Source: Associated Press
By ANDREW SELSKY
EUGENE, Ore. (AP) — Inside a mosque in the college town of Eugene, a half-dozen men prostrated themselves on a carpet while another man led the midday prayers. Over his melodic recitation came a tapping sound as a locksmith installed higher-grade locks on the front door.
The worshippers at the Eugene Islamic Center are worried about their security. A man recently appeared outside the mosque and threatened to kill Muslims.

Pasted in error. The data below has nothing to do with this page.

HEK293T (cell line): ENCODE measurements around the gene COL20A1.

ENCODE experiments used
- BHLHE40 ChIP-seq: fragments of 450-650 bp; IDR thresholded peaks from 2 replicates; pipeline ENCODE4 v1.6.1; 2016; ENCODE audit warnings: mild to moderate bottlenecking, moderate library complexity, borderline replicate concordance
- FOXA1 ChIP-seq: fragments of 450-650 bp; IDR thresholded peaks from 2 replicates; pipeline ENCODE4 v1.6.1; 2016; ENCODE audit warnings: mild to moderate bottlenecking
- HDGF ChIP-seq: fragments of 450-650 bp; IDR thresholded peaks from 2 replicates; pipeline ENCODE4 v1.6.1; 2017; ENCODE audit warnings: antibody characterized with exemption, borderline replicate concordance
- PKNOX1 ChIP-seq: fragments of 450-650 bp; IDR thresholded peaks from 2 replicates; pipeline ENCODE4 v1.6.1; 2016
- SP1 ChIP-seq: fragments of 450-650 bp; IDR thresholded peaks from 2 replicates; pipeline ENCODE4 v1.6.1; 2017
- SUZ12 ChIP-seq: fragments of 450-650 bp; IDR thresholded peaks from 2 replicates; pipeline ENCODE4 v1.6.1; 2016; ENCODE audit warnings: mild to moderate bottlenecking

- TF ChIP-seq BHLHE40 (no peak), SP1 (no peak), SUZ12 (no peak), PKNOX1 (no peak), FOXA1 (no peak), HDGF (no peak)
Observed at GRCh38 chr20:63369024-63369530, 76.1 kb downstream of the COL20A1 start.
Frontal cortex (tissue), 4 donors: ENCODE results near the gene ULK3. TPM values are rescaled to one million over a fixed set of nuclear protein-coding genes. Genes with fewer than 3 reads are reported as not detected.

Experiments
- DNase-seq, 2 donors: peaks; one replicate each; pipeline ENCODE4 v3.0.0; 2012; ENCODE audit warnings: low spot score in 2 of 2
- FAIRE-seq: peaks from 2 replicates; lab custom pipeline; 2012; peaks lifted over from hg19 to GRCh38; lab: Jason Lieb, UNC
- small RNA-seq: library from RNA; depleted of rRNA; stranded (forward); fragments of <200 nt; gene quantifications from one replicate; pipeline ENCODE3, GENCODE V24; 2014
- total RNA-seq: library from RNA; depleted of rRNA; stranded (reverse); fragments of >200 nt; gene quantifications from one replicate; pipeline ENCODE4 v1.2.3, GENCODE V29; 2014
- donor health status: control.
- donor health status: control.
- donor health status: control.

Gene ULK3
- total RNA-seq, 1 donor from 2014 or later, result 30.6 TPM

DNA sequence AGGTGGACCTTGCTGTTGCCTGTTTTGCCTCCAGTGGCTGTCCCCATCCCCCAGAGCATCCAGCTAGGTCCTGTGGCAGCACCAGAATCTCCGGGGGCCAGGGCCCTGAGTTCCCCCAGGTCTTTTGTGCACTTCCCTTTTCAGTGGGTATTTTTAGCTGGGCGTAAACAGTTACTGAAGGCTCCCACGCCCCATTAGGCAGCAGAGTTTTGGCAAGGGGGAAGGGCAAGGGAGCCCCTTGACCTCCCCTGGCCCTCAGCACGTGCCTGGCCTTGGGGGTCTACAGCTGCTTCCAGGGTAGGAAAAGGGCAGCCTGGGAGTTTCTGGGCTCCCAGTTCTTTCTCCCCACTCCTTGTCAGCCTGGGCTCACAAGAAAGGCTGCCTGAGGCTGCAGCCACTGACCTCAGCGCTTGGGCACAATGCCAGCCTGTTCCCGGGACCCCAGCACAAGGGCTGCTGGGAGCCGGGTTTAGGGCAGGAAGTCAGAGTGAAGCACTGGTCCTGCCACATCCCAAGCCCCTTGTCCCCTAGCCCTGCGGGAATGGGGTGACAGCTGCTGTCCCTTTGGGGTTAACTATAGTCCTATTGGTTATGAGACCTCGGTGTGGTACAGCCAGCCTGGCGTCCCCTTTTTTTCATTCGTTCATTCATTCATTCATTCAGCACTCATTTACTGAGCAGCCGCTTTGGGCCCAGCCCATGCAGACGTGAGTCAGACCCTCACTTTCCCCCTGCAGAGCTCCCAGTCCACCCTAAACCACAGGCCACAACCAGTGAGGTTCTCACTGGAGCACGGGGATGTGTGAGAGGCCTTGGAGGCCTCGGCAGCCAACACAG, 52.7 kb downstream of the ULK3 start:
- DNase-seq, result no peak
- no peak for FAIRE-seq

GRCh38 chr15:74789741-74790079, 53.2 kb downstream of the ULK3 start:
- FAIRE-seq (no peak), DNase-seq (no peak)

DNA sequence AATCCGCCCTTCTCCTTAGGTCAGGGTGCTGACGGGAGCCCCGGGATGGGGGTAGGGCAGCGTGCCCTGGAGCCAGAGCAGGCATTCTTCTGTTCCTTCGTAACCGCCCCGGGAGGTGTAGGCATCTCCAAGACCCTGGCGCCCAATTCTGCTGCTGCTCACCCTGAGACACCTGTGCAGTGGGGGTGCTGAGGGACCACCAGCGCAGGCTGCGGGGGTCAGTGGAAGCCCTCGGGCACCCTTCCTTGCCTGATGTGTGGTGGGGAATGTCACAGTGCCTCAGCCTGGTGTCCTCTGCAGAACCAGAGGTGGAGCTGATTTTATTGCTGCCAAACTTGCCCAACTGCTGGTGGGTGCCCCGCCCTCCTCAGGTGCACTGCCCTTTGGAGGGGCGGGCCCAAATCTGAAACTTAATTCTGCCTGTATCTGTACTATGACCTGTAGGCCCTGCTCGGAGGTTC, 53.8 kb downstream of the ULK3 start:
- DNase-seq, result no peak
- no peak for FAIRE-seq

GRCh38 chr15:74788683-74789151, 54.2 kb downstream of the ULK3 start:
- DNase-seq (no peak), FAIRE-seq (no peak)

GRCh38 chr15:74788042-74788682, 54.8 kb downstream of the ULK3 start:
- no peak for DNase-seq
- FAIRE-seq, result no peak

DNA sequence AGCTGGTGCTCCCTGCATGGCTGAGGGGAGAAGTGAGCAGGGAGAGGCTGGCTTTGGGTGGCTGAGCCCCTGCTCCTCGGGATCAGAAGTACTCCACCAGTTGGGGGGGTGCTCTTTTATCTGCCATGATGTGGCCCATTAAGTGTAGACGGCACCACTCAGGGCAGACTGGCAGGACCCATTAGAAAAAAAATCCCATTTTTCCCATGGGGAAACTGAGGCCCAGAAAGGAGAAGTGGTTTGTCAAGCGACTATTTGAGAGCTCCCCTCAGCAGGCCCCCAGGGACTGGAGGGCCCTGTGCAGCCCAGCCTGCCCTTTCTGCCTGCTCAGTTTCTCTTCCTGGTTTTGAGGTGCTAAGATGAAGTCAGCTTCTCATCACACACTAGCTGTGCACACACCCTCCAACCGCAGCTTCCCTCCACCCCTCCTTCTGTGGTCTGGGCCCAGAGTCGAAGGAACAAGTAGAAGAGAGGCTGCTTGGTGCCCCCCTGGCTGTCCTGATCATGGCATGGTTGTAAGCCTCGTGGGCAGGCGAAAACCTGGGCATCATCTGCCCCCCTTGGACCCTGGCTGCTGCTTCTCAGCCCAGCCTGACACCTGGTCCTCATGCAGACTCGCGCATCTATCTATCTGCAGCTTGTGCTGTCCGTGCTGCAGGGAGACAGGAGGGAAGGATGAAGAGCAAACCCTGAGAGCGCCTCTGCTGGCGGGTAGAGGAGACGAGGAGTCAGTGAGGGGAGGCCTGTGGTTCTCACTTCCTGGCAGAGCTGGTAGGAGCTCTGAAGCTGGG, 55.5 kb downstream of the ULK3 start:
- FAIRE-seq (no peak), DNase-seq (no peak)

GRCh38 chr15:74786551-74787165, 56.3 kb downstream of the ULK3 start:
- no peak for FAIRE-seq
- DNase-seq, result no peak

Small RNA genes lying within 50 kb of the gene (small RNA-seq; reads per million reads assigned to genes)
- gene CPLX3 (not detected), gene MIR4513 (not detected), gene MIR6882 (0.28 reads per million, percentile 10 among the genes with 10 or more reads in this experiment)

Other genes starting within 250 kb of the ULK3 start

Barely two weeks later, an assailant stabbed two men to death and wounded a third on a commuter train in Portland, 110 miles (180 kilometers) to the north. The victims were trying to protect two teenage girls, one of whom was wearing a hijab, as the man shouted anti-Islamic slurs.
Looking ahead, Muslim leaders and others are concerned about anti-Shariah, or Islamic law, marches planned for Saturday in Seattle and about two-dozen other U.S. cities, saying the marches are really anti-Muslim. They consider the Portland and Eugene incidents, and other recent anti-Muslim crimes in America, part of an alarming trend that came to the forefront in last year’s presidential election with far-right activists portraying Islam — and all Muslims — as a threat.